Virtually every government-sponsored public service announcement since the pandemic began centers around the mantra of keeping a six feet (2 meters) distance between yourself and others. While this is a sensible suggestion, it is by no means foolproof. In fact, in some situations, this sort of distancing might offer virtually zero protection against infection with SARS-CoV-2, the virus that causes COVID-19.
Writing in the prestigious BMJ, a team of scientists led by Nicholas Jones, a clinical researcher at the University of Oxford, argues that “rigid safe distancing rules are an oversimplification based on outdated science and experiences of past viruses”. Instead, the scientists have proposed a more nuanced set of physical distancing rules that evaluates the risk of viral transmission based on setting, occupancy level, contact time, and whether face coverings are worn or not.
“Rules that stipulate a single specific physical distance (1 or 2 metres) between individuals to reduce transmission of SARS-CoV-2, the virus causing COVID-19, are based on an outdated, dichotomous notion of respiratory droplet size. This overlooks the physics of respiratory emissions, where droplets of all sizes are trapped and moved by the exhaled moist and hot turbulent gas cloud that keeps them concentrated as it carries them over metres in a few seconds. After the cloud slows sufficiently, ventilation, specific patterns of airflow, and type of activity become important. Viral load of the emitter, duration of exposure, and susceptibility of an individual to infection are also important,” the authors wrote in their study.
This physical distancing rule cheat sheet is based on the most recent findings concerning SARS-CoV-2 transmission. For instance, the authors of the review mention nine studies in hospital- and two in community settings that detected viral particles in air samples, suggesting the coronavirus can be spread through the air.
Other studies show that heavy breathing, singing, coughing, and sneezing generate enough moist, high momentum gas clouds of exhaled air that can extend the range of respiratory droplets up to 7-8 meters within a few seconds. This explains why a single person at one choir practice in the US managed to infect at least 32 other singers despite physical distancing. On the same note, specific airflow and ventilation patterns can be very important in determining the risk of viral transmission.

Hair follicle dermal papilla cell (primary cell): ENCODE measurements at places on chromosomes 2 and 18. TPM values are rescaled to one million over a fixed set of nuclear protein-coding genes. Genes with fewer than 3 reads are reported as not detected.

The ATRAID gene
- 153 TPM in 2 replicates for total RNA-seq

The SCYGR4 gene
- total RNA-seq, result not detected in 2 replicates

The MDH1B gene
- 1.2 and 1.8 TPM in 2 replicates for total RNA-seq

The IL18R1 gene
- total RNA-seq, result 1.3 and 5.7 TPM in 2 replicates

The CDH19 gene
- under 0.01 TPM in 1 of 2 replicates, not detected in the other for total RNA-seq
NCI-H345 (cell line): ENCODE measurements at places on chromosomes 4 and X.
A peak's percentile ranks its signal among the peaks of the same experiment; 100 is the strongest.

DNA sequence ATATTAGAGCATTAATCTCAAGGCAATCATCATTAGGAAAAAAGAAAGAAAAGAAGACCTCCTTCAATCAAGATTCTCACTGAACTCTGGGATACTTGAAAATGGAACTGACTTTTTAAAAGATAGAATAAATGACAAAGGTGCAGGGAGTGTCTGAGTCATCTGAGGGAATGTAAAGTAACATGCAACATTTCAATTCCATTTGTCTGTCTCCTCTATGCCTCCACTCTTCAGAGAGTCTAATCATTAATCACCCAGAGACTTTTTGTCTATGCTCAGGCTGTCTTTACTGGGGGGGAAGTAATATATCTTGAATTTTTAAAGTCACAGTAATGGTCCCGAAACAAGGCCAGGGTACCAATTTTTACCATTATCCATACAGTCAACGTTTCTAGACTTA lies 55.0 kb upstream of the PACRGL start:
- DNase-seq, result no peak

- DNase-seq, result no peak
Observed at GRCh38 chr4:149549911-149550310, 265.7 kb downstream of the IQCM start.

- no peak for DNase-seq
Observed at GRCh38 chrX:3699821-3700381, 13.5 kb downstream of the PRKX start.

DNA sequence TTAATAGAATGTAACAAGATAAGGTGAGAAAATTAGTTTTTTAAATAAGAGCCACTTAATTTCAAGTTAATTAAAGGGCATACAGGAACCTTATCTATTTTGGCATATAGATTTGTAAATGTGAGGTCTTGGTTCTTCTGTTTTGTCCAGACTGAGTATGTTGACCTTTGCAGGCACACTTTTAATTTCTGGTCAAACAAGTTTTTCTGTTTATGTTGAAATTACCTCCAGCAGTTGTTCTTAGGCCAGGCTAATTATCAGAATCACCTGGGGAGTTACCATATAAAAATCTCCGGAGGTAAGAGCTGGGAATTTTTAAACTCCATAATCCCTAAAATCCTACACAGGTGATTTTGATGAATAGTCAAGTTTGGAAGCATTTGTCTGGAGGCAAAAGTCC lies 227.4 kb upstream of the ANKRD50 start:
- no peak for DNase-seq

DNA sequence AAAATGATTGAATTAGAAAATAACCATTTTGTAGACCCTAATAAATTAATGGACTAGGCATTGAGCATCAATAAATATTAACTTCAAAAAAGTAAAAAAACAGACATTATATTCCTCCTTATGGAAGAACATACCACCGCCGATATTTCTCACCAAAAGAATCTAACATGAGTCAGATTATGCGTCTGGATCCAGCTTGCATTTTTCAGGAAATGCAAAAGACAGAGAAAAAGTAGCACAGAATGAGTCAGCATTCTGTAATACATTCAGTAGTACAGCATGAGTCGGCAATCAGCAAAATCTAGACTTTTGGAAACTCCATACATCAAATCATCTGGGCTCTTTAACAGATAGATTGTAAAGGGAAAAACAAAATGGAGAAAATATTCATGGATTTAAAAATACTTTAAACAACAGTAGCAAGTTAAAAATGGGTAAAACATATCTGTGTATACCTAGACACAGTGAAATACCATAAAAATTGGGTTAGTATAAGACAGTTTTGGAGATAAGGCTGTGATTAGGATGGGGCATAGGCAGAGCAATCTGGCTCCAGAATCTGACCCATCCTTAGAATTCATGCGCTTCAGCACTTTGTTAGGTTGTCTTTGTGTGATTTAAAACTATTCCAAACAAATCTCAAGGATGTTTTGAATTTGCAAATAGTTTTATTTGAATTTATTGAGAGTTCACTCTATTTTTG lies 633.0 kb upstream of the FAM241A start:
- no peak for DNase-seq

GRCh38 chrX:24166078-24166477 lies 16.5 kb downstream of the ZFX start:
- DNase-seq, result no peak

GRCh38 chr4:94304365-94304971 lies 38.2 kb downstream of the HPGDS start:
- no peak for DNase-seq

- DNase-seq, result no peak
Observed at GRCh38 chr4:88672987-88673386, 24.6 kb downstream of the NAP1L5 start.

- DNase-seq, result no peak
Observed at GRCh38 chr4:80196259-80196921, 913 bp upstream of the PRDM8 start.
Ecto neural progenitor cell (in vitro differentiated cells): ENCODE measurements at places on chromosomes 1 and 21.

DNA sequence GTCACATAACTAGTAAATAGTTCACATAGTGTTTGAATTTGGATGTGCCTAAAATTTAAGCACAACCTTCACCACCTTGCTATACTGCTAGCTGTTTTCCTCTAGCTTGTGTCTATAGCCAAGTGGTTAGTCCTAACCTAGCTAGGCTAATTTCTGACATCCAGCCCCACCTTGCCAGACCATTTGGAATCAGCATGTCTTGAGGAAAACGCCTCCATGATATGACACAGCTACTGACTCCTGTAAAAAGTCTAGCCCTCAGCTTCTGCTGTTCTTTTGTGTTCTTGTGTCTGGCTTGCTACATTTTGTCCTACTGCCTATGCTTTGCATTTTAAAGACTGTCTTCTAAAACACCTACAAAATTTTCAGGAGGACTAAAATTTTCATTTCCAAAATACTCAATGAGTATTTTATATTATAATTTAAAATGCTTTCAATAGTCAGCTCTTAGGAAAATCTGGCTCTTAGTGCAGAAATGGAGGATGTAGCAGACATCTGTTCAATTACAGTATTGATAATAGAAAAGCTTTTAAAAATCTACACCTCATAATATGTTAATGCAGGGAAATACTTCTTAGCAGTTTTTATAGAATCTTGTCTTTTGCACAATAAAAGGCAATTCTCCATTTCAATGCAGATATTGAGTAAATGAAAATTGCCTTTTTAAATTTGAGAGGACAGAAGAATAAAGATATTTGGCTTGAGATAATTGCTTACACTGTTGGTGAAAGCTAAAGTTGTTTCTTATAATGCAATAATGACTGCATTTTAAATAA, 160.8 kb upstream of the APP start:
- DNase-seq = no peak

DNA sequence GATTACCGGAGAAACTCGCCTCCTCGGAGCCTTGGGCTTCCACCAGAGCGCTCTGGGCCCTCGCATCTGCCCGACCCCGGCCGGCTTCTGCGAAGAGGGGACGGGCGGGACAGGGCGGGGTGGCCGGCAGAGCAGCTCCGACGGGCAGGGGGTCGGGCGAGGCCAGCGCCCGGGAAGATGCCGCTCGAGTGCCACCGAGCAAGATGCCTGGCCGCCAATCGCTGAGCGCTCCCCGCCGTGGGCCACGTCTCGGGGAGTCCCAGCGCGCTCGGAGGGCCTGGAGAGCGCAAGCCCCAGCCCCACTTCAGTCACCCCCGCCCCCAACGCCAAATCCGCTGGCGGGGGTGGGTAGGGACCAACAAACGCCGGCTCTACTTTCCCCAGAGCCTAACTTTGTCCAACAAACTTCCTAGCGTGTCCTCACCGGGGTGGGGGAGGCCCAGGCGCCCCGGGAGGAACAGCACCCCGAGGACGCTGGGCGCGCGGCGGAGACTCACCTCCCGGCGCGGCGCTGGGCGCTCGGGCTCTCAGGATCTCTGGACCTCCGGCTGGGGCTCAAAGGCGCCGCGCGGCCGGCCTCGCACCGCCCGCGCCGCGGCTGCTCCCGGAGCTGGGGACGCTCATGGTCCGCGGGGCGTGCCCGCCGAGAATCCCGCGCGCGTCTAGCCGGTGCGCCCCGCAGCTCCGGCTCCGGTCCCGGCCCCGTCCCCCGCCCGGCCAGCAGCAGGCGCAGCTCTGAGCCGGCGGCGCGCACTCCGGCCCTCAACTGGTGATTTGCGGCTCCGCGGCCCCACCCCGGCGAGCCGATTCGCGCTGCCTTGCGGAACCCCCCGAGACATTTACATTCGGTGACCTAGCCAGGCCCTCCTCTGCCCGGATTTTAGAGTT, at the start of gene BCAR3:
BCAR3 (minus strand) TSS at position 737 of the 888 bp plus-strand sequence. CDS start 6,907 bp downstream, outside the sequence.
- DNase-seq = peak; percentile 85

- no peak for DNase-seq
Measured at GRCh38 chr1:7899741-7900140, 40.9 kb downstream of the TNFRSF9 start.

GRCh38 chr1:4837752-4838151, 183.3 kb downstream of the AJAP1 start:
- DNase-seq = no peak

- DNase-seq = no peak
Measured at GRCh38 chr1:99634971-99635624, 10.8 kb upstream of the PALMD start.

Of course, all these environmental factors also couple with whether a person wears a mask when determining the risk of infection.
“Further work is needed to extend our guide to develop specific solutions to classes of indoor environments occupied at various usage levels. Urgent research is needed to examine three areas of uncertainty: the cut-off duration of exposures in relation to the indoor condition, occupancy, and level of viral shedding (5-15 minute current ad-hoc rules), which does not seem to be supported by evidence; the detailed study of airflow patterns with respect to the infected source and its competition with average venting; and the patterns and properties of respiratory emissions and droplet infectivity within them during various physical activities,” the authors wrote.
“Physical distancing should be seen as only one part of a wider public health approach to containing the COVID-19 pandemic. It needs to be implemented alongside combined strategies of people-air-surface-space management, including hand hygiene, cleaning, occupancy, and indoor space and air managements, and appropriate protective equipment, such as masks, for the setting.”